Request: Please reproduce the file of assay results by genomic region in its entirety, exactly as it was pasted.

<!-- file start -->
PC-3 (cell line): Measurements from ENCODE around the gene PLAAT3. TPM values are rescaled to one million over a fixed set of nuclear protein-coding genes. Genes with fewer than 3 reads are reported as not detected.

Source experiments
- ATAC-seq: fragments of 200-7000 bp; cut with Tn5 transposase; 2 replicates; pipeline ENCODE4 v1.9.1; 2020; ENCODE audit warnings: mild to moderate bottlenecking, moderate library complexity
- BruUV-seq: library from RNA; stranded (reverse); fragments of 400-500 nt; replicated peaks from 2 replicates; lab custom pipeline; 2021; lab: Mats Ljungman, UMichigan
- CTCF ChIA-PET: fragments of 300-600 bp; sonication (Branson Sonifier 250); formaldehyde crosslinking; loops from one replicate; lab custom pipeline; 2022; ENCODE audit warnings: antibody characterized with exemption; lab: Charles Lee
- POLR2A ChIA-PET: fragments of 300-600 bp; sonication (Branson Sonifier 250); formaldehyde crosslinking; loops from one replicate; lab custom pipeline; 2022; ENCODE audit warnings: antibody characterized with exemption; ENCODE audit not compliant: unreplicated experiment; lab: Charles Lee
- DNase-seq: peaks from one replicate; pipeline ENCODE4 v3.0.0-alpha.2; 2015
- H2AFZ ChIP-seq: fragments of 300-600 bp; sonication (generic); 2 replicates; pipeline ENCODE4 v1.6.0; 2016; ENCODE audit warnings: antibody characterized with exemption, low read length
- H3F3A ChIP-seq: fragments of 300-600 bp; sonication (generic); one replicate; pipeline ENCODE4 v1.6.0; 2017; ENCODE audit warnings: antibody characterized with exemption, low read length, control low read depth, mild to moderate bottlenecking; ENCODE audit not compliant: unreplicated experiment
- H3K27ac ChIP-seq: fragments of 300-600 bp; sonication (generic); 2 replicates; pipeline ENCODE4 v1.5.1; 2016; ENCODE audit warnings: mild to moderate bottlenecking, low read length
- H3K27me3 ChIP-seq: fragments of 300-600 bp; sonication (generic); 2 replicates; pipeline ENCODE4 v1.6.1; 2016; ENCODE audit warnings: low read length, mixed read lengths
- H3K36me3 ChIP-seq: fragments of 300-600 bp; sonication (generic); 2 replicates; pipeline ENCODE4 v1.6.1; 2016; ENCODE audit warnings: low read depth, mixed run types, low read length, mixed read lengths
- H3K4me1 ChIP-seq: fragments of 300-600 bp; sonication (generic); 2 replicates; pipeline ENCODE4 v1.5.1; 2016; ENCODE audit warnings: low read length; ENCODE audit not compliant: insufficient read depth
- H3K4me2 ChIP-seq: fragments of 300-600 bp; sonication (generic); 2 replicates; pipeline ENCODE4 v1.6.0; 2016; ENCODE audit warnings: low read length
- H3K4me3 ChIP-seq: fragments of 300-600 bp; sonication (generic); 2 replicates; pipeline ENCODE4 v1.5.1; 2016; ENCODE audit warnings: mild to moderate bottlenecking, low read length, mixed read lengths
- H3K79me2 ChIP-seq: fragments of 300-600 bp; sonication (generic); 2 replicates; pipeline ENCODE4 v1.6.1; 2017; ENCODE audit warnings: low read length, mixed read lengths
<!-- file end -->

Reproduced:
PC-3 (cell line): Measurements from ENCODE around the gene PLAAT3. TPM values are rescaled to one million over a fixed set of nuclear protein-coding genes. Genes with fewer than 3 reads are reported as not detected.

Source experiments
- ATAC-seq: fragments of 200-7000 bp; cut with Tn5 transposase; 2 replicates; pipeline ENCODE4 v1.9.1; 2020; ENCODE audit warnings: mild to moderate bottlenecking, moderate library complexity
- BruUV-seq: library from RNA; stranded (reverse); fragments of 400-500 nt; replicated peaks from 2 replicates; lab custom pipeline; 2021; lab: Mats Ljungman, UMichigan
- CTCF ChIA-PET: fragments of 300-600 bp; sonication (Branson Sonifier 250); formaldehyde crosslinking; loops from one replicate; lab custom pipeline; 2022; ENCODE audit warnings: antibody characterized with exemption; lab: Charles Lee
- POLR2A ChIA-PET: fragments of 300-600 bp; sonication (Branson Sonifier 250); formaldehyde crosslinking; loops from one replicate; lab custom pipeline; 2022; ENCODE audit warnings: antibody characterized with exemption; ENCODE audit not compliant: unreplicated experiment; lab: Charles Lee
- DNase-seq: peaks from one replicate; pipeline ENCODE4 v3.0.0-alpha.2; 2015
- H2AFZ ChIP-seq: fragments of 300-600 bp; sonication (generic); 2 replicates; pipeline ENCODE4 v1.6.0; 2016; ENCODE audit warnings: antibody characterized with exemption, low read length
- H3F3A ChIP-seq: fragments of 300-600 bp; sonication (generic); one replicate; pipeline ENCODE4 v1.6.0; 2017; ENCODE audit warnings: antibody characterized with exemption, low read length, control low read depth, mild to moderate bottlenecking; ENCODE audit not compliant: unreplicated experiment
- H3K27ac ChIP-seq: fragments of 300-600 bp; sonication (generic); 2 replicates; pipeline ENCODE4 v1.5.1; 2016; ENCODE audit warnings: mild to moderate bottlenecking, low read length
- H3K27me3 ChIP-seq: fragments of 300-600 bp; sonication (generic); 2 replicates; pipeline ENCODE4 v1.6.1; 2016; ENCODE audit warnings: low read length, mixed read lengths
- H3K36me3 ChIP-seq: fragments of 300-600 bp; sonication (generic); 2 replicates; pipeline ENCODE4 v1.6.1; 2016; ENCODE audit warnings: low read depth, mixed run types, low read length, mixed read lengths
- H3K4me1 ChIP-seq: fragments of 300-600 bp; sonication (generic); 2 replicates; pipeline ENCODE4 v1.5.1; 2016; ENCODE audit warnings: low read length; ENCODE audit not compliant: insufficient read depth
- H3K4me2 ChIP-seq: fragments of 300-600 bp; sonication (generic); 2 replicates; pipeline ENCODE4 v1.6.0; 2016; ENCODE audit warnings: low read length
- H3K4me3 ChIP-seq: fragments of 300-600 bp; sonication (generic); 2 replicates; pipeline ENCODE4 v1.5.1; 2016; ENCODE audit warnings: mild to moderate bottlenecking, low read length, mixed read lengths
- H3K79me2 ChIP-seq: fragments of 300-600 bp; sonication (generic); 2 replicates; pipeline ENCODE4 v1.6.1; 2017; ENCODE audit warnings: low read length, mixed read lengths